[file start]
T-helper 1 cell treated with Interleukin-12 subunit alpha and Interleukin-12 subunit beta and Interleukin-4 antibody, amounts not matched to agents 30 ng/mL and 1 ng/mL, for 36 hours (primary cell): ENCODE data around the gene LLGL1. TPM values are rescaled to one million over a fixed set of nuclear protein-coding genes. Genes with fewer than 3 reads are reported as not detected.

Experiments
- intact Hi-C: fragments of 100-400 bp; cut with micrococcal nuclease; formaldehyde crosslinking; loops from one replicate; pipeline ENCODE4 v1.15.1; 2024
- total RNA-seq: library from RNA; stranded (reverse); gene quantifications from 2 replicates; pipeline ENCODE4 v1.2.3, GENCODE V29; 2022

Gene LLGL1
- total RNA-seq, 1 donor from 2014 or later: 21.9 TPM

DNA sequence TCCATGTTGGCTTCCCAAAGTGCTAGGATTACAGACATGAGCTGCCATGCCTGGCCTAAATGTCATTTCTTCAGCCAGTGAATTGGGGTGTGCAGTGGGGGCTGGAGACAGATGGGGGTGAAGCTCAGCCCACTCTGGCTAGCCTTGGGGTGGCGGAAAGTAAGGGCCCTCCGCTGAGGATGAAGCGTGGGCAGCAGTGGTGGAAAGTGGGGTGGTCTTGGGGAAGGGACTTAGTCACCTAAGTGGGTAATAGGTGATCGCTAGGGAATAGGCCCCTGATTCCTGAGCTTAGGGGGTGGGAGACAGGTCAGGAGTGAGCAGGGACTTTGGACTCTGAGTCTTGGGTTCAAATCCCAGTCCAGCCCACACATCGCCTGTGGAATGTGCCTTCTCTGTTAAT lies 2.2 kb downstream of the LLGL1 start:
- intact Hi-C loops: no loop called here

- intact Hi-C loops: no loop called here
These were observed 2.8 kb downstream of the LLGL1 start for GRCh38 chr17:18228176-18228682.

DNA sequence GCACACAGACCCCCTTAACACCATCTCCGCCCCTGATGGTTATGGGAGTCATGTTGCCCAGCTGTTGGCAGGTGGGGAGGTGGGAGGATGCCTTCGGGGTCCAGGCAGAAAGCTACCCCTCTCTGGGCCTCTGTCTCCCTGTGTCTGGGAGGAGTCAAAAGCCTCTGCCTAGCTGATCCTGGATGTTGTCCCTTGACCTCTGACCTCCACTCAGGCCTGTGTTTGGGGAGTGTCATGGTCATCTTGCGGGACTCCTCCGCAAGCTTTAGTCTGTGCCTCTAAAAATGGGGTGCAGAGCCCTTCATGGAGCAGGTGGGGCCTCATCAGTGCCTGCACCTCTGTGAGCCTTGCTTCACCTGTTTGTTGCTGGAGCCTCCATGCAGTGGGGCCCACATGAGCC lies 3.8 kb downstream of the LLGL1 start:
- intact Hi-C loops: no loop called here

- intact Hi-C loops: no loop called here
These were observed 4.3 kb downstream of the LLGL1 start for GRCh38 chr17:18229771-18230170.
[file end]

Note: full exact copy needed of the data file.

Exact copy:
T-helper 1 cell treated with Interleukin-12 subunit alpha and Interleukin-12 subunit beta and Interleukin-4 antibody, amounts not matched to agents 30 ng/mL and 1 ng/mL, for 36 hours (primary cell): ENCODE data around the gene LLGL1. TPM values are rescaled to one million over a fixed set of nuclear protein-coding genes. Genes with fewer than 3 reads are reported as not detected.

Experiments
- intact Hi-C: fragments of 100-400 bp; cut with micrococcal nuclease; formaldehyde crosslinking; loops from one replicate; pipeline ENCODE4 v1.15.1; 2024
- total RNA-seq: library from RNA; stranded (reverse); gene quantifications from 2 replicates; pipeline ENCODE4 v1.2.3, GENCODE V29; 2022

Gene LLGL1
- total RNA-seq, 1 donor from 2014 or later: 21.9 TPM

DNA sequence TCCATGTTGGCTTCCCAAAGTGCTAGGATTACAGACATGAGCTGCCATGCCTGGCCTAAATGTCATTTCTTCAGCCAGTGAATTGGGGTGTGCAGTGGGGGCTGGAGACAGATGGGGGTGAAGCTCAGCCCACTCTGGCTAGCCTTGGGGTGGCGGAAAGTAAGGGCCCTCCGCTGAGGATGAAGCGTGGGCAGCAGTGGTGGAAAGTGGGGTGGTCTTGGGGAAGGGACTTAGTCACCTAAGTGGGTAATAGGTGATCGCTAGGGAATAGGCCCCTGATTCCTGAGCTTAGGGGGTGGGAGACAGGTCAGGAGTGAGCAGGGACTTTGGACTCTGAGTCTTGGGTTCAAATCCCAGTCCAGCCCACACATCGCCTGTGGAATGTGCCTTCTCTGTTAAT lies 2.2 kb downstream of the LLGL1 start:
- intact Hi-C loops: no loop called here

- intact Hi-C loops: no loop called here
These were observed 2.8 kb downstream of the LLGL1 start for GRCh38 chr17:18228176-18228682.

DNA sequence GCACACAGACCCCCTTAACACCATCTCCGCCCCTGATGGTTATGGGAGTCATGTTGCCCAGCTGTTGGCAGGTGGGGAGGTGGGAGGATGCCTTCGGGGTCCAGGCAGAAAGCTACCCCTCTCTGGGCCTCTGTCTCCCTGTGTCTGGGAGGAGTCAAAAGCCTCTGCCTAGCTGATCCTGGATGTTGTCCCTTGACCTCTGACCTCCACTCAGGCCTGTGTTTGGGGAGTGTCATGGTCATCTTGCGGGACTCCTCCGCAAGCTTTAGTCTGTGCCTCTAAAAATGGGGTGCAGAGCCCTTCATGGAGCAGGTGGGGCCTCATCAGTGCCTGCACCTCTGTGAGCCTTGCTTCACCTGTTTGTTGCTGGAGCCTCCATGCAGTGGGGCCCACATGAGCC lies 3.8 kb downstream of the LLGL1 start:
- intact Hi-C loops: no loop called here

- intact Hi-C loops: no loop called here
These were observed 4.3 kb downstream of the LLGL1 start for GRCh38 chr17:18229771-18230170.